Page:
- “The King of the Nanman was clad in mail of rhinoceros hide and wore a bright red casque. In his left hand he bore a shield, and his right gripped a sword. He rode a red ox. As soon as he saw his enemies, he opened his mouth and poured forth abuse and insults, while his warriors, huge and bold, darted to and fro brandishing their weapons.”
Seeing this, Zhuge Liang at once ordered his men to retire within the stockades near the battlelines and bar the gates. When the Nanman came close, they pranced about naked, shouting in derision. Days passed, but Zhuge Liang and his men stayed within the stockades. As Zhuge Liang predicted, the Nanman became less vigorous as time passed. Days later, at night, Zhuge Liang and his men left the stockades. The next day when the Nanman came to inspect the stockades, they found out that none of Zhuge Liang's men had remained there, and it looked as if they had left in a hurry. They figured Zhuge Liang must've received bad news from the throne, so they took pursuit, only to ultimately fall for another of Zhuge Liang's ploys.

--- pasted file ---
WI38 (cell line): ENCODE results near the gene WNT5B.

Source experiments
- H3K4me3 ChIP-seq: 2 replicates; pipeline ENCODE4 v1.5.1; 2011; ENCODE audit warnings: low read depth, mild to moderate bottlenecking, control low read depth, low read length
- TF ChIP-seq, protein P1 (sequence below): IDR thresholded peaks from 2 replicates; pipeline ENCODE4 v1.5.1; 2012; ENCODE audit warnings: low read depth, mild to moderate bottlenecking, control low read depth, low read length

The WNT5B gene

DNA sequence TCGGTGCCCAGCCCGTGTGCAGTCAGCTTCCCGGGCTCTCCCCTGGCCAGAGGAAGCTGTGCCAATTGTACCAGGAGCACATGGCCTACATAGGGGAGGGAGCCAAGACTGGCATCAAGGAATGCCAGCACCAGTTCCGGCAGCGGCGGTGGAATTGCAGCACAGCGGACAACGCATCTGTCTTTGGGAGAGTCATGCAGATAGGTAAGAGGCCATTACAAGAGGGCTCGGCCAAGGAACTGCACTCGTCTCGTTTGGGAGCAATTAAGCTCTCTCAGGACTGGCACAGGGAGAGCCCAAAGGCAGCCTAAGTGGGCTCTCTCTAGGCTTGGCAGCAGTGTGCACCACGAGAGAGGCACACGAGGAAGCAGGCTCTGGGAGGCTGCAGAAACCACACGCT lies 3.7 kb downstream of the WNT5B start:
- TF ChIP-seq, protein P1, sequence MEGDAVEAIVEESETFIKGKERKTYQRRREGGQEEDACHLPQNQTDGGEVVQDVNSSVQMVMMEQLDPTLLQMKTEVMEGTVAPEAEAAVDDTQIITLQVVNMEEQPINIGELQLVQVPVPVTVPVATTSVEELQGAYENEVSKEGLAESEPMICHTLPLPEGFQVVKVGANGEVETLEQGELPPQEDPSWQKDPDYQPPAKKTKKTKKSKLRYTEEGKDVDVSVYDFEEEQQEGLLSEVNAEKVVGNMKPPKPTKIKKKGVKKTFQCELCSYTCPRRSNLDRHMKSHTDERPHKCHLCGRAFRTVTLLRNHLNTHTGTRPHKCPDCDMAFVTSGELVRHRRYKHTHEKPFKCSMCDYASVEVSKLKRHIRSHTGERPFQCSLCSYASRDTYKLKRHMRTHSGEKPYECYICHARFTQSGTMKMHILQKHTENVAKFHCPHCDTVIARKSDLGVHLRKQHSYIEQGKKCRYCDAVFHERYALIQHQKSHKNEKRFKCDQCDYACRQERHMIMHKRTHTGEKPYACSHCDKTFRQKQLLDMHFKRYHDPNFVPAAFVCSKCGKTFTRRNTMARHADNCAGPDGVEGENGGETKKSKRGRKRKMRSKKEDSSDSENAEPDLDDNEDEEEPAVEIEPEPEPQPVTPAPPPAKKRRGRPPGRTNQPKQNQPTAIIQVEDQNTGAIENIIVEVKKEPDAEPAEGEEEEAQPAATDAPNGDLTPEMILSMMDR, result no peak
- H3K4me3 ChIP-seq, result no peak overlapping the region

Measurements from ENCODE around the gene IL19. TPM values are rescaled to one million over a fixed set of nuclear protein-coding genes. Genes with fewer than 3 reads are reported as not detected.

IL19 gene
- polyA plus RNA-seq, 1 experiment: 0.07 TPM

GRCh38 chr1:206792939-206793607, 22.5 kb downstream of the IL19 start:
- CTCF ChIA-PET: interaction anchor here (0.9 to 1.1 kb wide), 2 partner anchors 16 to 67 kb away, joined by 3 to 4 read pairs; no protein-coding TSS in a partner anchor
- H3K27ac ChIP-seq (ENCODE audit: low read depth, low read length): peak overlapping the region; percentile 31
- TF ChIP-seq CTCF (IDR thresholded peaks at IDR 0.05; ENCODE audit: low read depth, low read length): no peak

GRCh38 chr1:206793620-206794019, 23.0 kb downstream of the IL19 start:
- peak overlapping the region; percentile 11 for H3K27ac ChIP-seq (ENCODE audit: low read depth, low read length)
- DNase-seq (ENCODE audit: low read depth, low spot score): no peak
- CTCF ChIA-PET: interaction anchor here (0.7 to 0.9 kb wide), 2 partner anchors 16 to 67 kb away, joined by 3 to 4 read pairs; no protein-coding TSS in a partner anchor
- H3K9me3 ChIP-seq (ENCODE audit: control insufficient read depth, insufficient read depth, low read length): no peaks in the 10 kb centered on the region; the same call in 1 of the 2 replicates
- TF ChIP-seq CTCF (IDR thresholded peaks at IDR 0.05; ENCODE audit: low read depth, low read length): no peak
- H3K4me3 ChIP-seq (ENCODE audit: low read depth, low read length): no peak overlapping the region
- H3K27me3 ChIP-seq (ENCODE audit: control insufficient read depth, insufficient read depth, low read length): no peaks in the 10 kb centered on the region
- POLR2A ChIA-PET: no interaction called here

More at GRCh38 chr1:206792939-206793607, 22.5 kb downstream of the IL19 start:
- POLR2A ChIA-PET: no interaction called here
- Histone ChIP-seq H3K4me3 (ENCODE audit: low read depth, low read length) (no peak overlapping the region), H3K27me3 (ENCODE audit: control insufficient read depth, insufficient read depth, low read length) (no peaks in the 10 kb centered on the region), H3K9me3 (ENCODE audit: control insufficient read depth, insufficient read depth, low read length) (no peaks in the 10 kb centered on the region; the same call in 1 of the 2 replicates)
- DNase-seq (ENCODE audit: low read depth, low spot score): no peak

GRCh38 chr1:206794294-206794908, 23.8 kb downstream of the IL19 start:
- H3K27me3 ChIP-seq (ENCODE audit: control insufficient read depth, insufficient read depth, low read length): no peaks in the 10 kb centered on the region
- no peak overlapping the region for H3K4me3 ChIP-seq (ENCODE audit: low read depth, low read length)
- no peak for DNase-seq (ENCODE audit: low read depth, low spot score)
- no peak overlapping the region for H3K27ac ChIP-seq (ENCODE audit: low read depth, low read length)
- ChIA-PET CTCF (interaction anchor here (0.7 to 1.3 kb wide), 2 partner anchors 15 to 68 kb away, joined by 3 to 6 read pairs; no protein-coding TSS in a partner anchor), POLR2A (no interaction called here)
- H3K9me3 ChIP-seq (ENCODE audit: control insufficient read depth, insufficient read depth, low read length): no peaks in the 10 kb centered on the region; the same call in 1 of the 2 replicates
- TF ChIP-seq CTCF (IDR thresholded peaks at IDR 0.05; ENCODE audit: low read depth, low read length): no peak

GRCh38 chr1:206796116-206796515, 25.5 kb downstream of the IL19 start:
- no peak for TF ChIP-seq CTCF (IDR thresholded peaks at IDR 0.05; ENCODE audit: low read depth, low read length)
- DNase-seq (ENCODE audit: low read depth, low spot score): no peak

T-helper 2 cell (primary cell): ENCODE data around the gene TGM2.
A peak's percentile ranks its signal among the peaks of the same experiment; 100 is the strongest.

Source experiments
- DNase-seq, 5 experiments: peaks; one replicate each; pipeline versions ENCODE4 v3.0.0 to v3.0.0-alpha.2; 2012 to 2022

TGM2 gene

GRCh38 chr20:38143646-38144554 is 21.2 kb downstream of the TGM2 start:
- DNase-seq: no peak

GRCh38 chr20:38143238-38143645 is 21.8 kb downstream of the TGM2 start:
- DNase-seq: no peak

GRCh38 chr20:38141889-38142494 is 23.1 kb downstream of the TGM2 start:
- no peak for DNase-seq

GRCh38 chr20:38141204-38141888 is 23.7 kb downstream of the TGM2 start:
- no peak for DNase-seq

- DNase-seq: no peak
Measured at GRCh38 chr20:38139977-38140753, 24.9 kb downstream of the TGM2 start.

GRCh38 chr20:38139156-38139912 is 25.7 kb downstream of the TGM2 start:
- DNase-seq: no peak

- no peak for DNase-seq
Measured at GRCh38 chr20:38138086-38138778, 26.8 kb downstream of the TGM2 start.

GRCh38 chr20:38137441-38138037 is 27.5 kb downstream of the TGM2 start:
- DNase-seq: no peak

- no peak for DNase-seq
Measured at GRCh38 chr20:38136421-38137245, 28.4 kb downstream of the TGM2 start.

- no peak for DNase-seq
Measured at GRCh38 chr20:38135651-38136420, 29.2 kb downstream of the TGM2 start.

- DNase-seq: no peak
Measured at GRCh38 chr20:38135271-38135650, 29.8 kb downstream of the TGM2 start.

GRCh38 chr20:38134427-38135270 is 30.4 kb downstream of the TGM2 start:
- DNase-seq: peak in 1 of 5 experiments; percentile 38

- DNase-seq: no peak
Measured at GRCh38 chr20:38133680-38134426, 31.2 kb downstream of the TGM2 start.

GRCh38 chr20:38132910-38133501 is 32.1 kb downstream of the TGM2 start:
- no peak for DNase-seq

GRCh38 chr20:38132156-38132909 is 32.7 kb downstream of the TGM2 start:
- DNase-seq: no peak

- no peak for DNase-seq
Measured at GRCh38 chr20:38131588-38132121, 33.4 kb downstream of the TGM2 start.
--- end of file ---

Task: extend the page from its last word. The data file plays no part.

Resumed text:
It is not exactly clear if Meng Huo was riding the red ox the entire time until his defeat, or just the moment the forces met for the fourth time.
- In the Chinese version of the novel the red ox is called 赤毛牛. The characters 赤毛牛 litterally mean ‘red haired ox’.
- The red ox does not appear in Sanguo zhi pinghua, so it was probably created by the author of Romance, Luo Guanzhong.